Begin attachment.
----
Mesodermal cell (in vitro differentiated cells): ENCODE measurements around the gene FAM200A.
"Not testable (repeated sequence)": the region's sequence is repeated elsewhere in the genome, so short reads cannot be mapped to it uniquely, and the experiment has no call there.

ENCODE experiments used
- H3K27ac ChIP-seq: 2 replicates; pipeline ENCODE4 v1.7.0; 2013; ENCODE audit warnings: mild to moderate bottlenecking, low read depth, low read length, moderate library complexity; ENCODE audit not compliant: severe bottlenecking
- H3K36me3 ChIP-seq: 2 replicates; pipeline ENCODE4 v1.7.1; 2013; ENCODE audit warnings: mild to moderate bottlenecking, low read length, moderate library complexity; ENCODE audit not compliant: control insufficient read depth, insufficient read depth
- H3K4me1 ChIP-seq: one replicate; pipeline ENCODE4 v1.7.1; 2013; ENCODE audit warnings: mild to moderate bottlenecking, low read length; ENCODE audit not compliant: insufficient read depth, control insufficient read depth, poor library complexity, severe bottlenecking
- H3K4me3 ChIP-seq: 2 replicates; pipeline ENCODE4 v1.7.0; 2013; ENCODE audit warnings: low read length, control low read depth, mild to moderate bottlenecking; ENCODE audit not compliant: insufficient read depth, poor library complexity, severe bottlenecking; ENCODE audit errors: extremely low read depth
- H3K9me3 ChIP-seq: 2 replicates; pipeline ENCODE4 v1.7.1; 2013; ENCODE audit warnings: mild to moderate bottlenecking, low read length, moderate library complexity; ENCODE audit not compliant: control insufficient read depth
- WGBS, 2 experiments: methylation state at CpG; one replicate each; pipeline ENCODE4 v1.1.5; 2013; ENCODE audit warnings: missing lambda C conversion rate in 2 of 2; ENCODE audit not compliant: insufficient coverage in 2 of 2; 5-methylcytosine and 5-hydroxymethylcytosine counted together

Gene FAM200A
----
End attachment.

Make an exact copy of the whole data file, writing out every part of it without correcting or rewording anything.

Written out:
Mesodermal cell (in vitro differentiated cells): ENCODE measurements around the gene FAM200A.
"Not testable (repeated sequence)": the region's sequence is repeated elsewhere in the genome, so short reads cannot be mapped to it uniquely, and the experiment has no call there.

ENCODE experiments used
- H3K27ac ChIP-seq: 2 replicates; pipeline ENCODE4 v1.7.0; 2013; ENCODE audit warnings: mild to moderate bottlenecking, low read depth, low read length, moderate library complexity; ENCODE audit not compliant: severe bottlenecking
- H3K36me3 ChIP-seq: 2 replicates; pipeline ENCODE4 v1.7.1; 2013; ENCODE audit warnings: mild to moderate bottlenecking, low read length, moderate library complexity; ENCODE audit not compliant: control insufficient read depth, insufficient read depth
- H3K4me1 ChIP-seq: one replicate; pipeline ENCODE4 v1.7.1; 2013; ENCODE audit warnings: mild to moderate bottlenecking, low read length; ENCODE audit not compliant: insufficient read depth, control insufficient read depth, poor library complexity, severe bottlenecking
- H3K4me3 ChIP-seq: 2 replicates; pipeline ENCODE4 v1.7.0; 2013; ENCODE audit warnings: low read length, control low read depth, mild to moderate bottlenecking; ENCODE audit not compliant: insufficient read depth, poor library complexity, severe bottlenecking; ENCODE audit errors: extremely low read depth
- H3K9me3 ChIP-seq: 2 replicates; pipeline ENCODE4 v1.7.1; 2013; ENCODE audit warnings: mild to moderate bottlenecking, low read length, moderate library complexity; ENCODE audit not compliant: control insufficient read depth
- WGBS, 2 experiments: methylation state at CpG; one replicate each; pipeline ENCODE4 v1.1.5; 2013; ENCODE audit warnings: missing lambda C conversion rate in 2 of 2; ENCODE audit not compliant: insufficient coverage in 2 of 2; 5-methylcytosine and 5-hydroxymethylcytosine counted together

Gene FAM200A